News Corp. posted 36 percent gains in its fiscal first-quarter earnings, as an improving advertising marketplace helped fuel another strong three months at its cable networks unit.
For the period ended Sept. 30, News Corp. collected $775 million in net income, or 30 cents a share, up from the year-ago results of $571 million, or 22 cents a share. Excluding a $90 million tax benefit, the company earned 27 cents a share, beating Wall Street expectations of 24 cents a share.
Consolidated revenue increased 3 percent to $7.43 billion.
Revenue at the cable networks group, which includes Fox News Channel, FX, National Geographic Channel and 19 regional sports networks, grew 17 percent in the quarter, to $1.87 billion, on a 16 percent improvement in ad sales revenue. Operating income grew 29 percent to $659 million.
While News Corp. always credits Fox News for driving growth in the network segment, for the first time in memory chief financial officer Dave DeVoe noted that FX did a good deal of heavy lifting in the quarter. Despite seeing some declines in prime time deliveries, FX closed out the quarter as a top 10 network, averaging 696,000 viewers 18-49 and 648,000 adults 25-54.
Among all ad-supported cable nets, Fox News finished the quarter ranked fourth in prime. FNC averaged 1.84 million total viewers, a decline of 19 percent from the year-ago average (2.26 million). Its closest competitor, MSNBC, averaged 693,000 total viewers, a decline of 13 percent, while CNN plummeted 46 percent in prime, with an average delivery of 513,000.
DeVoe and Chase Carey did not provide specific insight into the recent retransmission-consent battles with Cablevision and DISH Network, although the president and chief operating officer said the addition of a second revenue stream is designed to make broadcast a more viable business model.
“Retrans is critical to driving the Fox network’s financial performance,” Carey said. “We have deals in place with four of the largest distributors...and as we continue to close [these deals] we’ll continue to take the business to increased profitability.”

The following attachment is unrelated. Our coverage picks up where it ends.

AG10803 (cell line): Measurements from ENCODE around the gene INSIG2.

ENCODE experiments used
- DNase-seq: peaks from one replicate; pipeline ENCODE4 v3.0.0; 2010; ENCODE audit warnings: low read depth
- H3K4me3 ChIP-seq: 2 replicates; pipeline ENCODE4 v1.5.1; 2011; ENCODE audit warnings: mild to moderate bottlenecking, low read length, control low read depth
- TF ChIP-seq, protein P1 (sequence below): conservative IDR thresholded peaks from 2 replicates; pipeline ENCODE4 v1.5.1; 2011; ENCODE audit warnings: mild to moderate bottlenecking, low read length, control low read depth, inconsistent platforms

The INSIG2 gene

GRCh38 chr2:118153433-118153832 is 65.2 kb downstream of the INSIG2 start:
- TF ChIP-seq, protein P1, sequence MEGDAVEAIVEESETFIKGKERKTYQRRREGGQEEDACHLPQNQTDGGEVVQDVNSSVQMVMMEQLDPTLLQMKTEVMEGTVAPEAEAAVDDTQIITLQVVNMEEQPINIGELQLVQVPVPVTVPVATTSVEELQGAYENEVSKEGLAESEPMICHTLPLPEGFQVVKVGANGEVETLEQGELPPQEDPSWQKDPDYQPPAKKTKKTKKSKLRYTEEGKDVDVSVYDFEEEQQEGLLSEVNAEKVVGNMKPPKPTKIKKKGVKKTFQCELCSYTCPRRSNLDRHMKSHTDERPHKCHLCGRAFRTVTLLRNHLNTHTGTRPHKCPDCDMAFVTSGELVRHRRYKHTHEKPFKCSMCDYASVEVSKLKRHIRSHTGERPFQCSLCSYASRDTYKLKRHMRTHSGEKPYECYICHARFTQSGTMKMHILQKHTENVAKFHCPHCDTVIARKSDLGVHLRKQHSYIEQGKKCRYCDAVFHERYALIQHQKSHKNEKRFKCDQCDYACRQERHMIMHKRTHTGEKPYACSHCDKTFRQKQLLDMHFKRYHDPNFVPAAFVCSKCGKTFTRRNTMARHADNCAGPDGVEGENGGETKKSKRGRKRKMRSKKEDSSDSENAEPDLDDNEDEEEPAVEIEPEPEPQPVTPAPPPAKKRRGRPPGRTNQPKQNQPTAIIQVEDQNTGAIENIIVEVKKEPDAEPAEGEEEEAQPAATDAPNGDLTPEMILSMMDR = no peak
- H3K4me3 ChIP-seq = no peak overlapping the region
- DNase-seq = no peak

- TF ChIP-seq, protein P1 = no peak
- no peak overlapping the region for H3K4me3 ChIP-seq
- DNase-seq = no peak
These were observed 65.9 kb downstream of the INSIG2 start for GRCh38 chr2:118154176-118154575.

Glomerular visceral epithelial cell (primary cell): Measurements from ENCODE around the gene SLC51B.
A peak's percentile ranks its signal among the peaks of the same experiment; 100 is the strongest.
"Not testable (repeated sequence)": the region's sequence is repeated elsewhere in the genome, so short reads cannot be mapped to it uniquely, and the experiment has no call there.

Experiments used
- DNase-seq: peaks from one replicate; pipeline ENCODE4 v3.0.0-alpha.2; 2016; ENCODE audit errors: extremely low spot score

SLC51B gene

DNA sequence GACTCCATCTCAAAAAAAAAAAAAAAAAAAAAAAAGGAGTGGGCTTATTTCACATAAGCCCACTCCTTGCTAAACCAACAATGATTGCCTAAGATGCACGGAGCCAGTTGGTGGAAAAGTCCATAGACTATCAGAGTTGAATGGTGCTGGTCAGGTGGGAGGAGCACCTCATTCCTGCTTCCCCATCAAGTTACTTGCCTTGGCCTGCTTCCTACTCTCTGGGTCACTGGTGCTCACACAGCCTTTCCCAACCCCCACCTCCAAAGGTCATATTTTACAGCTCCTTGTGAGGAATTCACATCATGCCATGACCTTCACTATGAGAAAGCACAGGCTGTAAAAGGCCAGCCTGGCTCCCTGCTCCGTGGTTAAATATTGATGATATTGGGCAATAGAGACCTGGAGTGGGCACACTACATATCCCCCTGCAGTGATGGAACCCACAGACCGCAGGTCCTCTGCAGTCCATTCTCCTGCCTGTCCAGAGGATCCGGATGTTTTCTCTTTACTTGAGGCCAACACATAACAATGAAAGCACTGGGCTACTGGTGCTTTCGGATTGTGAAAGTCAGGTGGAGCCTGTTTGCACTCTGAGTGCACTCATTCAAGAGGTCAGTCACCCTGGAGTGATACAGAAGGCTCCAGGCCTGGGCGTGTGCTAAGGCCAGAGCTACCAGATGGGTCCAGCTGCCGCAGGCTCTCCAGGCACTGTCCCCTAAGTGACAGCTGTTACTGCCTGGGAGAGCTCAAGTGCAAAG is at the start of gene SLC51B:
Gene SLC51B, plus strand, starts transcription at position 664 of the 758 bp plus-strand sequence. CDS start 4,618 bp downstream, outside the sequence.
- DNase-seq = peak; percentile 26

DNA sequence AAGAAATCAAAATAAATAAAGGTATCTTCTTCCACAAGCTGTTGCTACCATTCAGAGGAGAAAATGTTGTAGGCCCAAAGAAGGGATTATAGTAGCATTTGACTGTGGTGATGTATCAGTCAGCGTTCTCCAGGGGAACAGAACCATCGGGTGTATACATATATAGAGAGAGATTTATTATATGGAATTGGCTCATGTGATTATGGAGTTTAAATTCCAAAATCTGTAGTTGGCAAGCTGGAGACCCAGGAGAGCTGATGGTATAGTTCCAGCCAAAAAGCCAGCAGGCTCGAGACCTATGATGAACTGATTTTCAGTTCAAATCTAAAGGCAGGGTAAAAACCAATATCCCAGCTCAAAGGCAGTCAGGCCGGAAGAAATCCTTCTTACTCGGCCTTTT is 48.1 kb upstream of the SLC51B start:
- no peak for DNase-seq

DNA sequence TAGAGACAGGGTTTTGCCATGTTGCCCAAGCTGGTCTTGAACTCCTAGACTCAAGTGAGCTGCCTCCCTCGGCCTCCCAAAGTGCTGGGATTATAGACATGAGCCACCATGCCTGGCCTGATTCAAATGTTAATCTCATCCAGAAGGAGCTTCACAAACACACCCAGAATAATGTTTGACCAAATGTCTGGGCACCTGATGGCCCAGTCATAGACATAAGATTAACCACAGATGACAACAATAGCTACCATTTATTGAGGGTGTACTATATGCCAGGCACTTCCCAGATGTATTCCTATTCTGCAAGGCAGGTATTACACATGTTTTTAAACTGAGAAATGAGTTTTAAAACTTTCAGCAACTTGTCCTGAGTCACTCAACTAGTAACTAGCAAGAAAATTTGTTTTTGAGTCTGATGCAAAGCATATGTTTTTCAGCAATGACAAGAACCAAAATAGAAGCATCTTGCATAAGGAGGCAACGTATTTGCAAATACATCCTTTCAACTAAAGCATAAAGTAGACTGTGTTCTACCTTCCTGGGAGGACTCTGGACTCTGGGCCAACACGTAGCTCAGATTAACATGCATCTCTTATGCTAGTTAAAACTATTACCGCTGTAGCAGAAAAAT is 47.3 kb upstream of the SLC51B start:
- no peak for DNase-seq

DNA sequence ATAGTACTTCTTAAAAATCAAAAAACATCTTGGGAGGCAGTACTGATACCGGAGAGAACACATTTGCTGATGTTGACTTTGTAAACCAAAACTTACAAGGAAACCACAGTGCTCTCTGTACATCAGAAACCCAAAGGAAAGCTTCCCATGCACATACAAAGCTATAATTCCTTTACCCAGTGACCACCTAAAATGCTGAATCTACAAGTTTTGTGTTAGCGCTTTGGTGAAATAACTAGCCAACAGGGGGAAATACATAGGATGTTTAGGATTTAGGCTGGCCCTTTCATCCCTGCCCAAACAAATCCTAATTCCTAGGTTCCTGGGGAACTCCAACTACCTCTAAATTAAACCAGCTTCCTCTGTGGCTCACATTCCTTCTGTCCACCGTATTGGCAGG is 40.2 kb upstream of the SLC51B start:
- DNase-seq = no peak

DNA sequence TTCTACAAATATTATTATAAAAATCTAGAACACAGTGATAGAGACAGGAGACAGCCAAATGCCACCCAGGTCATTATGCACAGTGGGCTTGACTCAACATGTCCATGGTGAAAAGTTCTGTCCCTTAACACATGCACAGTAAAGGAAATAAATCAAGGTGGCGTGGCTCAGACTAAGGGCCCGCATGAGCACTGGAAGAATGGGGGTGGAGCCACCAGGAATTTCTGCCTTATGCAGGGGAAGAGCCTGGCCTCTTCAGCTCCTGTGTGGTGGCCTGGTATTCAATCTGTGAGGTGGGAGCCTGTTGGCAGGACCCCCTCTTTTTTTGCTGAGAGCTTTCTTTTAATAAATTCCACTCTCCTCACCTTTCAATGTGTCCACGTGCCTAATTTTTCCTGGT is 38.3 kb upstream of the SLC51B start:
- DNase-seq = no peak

Carey added that a broadcaster wholly beholden to ad sales revenue would eventually be priced out of the sports market. “Over time, you wouldn’t find any of these [top tier] sports on any broadcast networks if that were the case,” he said. “It’d be like being asked to fight with one arm tied behind your back.”
Fox Broadcasting’s first quarter results were down versus a year ago, as increased advertising revenue from its National Football League broadcasts could not make up for costs related to program cancellations and increased promotional/marketing expenses related to the launch of its summer and fall entertainment programming. Fox has canceled one new series, pulling the plug on Lone Star after two episodes.
“The new season was a bit of a disappointment,” Carey said. “We would have liked a Game 6 of the World Series, but the strength of the NFL and the ad sales market more than offsets the shortfall in prime.”
Revenue at the TV unit, which includes the broadcast net and its local affiliates, reached $851 million, up 11 percent from $765 million in the year-ago period. Ad revenue increased 22 percent.
Carey told investors that scatter continues to price “at double digit increases to the upfront,” adding that while the macro economic environment remains uncertain, there has been no indication that those anxieties “are impacting the ad market.” Nonetheless, News Corp. remains cautious about the coming two quarters of business.